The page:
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Columns

Doping at the Philharmonic

By Leigh M. Wilson, Contributing Opinion Writer
Leigh M. Wilson ’22 is a Chemistry concentrator in Mather House. His column appears on alternate Wednesdays.

Every year, graduate student musicians pursuing their M.M. degree in Performance join the audition circuit in search of an orchestral job. In the preceding months, they might spend more than eight hours each day practicing the lists of excerpts each orchestra provides — maybe Oklahoma is this month, then Nashville three weeks after, then Pittsburgh a couple of months out. They fall behind on schoolwork, regularly skipping class to practice. Years of preparation goes into these auditions, but a shaky finger, quivering lip, or sweaty palm has cost many serious musicians a much-needed job.

What if that could all go away? What if you could buy a clear mind and a relaxed body? It wouldn’t exactly make you a better musician, but it might bring out your best at a time when your best isn’t physically available.

There is such a silver bullet: the beta blocker. But is it undermining the industry?

A 2016 survey of more than 5,000 classical musicians revealed that 72 percent use or had used beta blockers in their lives, up from only about 30 percent in 1987. But few will readily admit it. For decades now, audition finalists have been operating under the influence, continuing the habit for professional orchestras for high-stakes performances. These drugs slow the heart and dull one’s senses enough to stop a tremor or catch those abdominal butterflies. Users can achieve years of mindfulness practice in just an hour. And few experience any side effects or complications.

Music and drugs have always had a close relationship. Cannabis and psychedelics, just as examples, are responsible for a great deal of the music we listen to today, with our favorite jazz, rock, hip-hop, and pop musicians extolling their effects now for decades. Popular musicians are expected to promote drug use, even as young people watch a parade of their favorite artists martyred by overdose deaths. Even some classical music, most famously Hector Berlioz’ “Symphonie fantastique,” has been influenced by drugs.

But for modern classical musicians, the choice to dope is not to achieve an artistic nirvana, but job security.

Beta blockers are by no means a direct phone line to the Muse. In fact, their dulling effects make you less sharp — an audition isn’t about being at your mental prime as much as your physical prime. Nothing you play at an audition should be spontaneous, but rather repeated so many times that your muscles can perform without thinking. It’s less art than sport.

The World Anti-Doping Association classifies beta blockers as performance-enhancing drugs. They are prohibited in golf, automobile racing, archery, shooting, and some ski and snowboard events. In 2008, a North Korean double Olympic medalist in pistol events had both medals taken away for use of the beta blocker propranolol. If your favorite golfer at the Masters Tournament, ski jumper in the Olympics, or Formula One driver in Monaco tested positive for beta-blockers, they would be stripped of their honors, too.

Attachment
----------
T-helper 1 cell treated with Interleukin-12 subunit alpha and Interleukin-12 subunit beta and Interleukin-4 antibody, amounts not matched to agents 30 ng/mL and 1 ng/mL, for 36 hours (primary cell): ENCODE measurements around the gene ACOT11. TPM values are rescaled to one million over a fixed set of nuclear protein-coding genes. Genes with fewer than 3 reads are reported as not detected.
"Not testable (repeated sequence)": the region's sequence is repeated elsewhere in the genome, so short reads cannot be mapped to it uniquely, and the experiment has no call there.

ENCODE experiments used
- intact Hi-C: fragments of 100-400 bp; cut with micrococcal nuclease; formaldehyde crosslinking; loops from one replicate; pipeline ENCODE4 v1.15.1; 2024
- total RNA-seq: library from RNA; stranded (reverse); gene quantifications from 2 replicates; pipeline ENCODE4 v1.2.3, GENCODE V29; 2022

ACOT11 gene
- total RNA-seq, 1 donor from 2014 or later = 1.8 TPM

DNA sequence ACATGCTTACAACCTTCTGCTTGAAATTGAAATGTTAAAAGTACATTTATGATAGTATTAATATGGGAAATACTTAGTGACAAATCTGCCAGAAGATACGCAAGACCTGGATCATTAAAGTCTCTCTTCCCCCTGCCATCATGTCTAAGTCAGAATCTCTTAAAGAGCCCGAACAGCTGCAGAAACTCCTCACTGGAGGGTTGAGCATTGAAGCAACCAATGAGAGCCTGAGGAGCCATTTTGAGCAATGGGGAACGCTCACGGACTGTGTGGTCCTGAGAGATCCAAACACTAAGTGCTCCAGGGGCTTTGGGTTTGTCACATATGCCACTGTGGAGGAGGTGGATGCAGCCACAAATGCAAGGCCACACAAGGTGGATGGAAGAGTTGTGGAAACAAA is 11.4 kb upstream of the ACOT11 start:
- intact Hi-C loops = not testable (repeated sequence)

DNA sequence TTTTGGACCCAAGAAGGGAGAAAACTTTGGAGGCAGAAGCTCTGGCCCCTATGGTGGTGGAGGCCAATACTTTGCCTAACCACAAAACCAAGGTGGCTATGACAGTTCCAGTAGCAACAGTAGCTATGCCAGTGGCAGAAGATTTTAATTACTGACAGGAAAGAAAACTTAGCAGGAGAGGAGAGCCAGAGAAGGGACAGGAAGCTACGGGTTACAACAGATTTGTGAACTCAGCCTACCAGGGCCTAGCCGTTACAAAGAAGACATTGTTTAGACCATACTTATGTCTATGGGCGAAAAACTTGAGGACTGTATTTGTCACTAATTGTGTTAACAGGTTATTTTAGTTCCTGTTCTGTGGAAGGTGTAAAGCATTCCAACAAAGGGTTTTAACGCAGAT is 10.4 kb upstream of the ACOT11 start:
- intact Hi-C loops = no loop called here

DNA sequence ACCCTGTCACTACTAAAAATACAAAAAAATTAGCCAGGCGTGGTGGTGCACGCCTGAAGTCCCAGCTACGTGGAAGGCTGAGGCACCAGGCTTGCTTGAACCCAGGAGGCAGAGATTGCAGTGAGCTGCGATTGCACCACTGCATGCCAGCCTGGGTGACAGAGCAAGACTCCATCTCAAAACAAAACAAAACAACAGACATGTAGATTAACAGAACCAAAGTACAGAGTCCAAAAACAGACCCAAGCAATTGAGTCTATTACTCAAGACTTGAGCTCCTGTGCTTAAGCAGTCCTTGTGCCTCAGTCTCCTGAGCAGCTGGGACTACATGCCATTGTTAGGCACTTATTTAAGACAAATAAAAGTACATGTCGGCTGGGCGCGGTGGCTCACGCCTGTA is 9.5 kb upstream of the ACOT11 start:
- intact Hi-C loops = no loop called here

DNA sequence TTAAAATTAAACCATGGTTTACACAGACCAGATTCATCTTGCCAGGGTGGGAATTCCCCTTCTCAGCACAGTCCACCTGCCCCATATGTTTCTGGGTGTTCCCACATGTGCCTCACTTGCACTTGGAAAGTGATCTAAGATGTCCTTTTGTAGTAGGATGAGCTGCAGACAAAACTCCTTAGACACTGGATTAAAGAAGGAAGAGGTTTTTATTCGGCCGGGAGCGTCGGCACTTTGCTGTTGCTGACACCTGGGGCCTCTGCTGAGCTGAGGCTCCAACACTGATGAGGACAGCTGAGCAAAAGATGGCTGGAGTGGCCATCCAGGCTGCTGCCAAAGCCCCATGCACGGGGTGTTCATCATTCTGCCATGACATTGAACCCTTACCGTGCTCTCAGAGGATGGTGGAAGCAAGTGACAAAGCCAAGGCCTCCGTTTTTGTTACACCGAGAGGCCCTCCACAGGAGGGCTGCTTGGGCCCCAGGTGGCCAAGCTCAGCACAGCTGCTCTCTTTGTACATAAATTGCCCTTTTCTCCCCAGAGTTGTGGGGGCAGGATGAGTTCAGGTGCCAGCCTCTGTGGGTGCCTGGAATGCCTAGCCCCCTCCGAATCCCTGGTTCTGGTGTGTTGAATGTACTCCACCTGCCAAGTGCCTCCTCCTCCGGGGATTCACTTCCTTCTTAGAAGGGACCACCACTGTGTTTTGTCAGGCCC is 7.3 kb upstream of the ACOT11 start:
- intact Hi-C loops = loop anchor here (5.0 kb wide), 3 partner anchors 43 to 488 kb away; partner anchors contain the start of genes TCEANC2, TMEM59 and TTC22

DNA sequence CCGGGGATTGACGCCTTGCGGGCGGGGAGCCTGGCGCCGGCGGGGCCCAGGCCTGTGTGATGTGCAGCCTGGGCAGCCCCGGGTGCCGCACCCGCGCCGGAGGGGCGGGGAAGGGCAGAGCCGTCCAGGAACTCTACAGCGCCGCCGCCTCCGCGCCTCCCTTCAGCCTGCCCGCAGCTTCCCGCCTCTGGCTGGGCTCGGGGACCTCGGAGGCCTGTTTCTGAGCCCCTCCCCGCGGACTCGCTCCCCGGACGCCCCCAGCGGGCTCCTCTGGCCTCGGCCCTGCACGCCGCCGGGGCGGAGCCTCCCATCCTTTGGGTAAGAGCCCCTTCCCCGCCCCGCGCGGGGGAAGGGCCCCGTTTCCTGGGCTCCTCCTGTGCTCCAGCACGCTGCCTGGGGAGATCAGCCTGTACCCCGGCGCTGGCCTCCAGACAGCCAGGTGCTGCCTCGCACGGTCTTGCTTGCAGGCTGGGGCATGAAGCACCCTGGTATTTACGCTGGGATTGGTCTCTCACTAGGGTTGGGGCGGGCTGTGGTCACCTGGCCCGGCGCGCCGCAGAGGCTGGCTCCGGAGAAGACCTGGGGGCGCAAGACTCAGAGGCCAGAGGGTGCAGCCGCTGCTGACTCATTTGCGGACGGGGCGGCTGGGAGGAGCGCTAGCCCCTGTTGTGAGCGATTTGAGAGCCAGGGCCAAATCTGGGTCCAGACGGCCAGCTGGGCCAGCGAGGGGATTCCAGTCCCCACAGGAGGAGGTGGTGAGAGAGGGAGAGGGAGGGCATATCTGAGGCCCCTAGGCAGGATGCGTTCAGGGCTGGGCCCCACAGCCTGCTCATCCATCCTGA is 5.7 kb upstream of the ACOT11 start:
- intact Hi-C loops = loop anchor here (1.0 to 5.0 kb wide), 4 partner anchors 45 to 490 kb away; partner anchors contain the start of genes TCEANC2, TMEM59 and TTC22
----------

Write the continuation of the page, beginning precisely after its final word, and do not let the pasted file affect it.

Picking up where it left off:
So why are orchestral musicians allowed to take these drugs on the job?

It would be unfathomable for a math professor to advise his students to take an Adderall before a technical interview, but in the current state of the field, some might argue that a music professor that truly wants the best for her students would be shortchanging them by not broaching the subject of beta-blockers.

Sports have governing bodies to sanction events and impose rules. Classical music isn’t a sport, and there exists no such organization to enforce something like drug use unilaterally. Nor have individual orchestras stepped up in this regard. There are simply no rules about them, and without guidance from above, the beta-blocker issue becomes one of peer pressure and individual judgment. The culture surrounding them is translucent: Most everyone in the field knows about their widespread use, but few would publicize that they once relied, or still do rely, on them, fearing it as a show of weakness or a taboo in the supposedly straight-laced field of classical music.

The conversation about drugs in an academic setting caused one college to controversially fire a flute instructor in 2004 who had been promoting beta-blockers among her adult students. The episode was widely publicized and only further hindered any chances for open discussion about the drugs. Shoving the issue under the rug is irresponsible and dangerous — a classical musician deciding to use beta-blockers shouldn’t have to go it alone, procuring drugs from friends or convincing unwitting doctors for prescriptions.

The industry faces a choice: either destigmatize beta-blockers and provide health resources, such as an in-house medical team to provide and monitor dosage, or ban them and introduce a system of drug testing as enforcement. Either option is valid, and in the absence of a regulatory body, individual organizations should be allowed to make their own choices about implementing them.

But the unacceptable third choice is to continue as we are now, ignoring musician wellness and keeping widespread drug use in the dark. Like it or not, beta blockers clearly play a part in the profession, and orchestras and conservatories have a duty to acknowledge them and be clear about their expectations. It’s time to admit that our musical ivory comes from the elephant in the room.

Leigh M. Wilson ’22 is a Chemistry concentrator in Mather House. His column appears on alternate Wednesdays.

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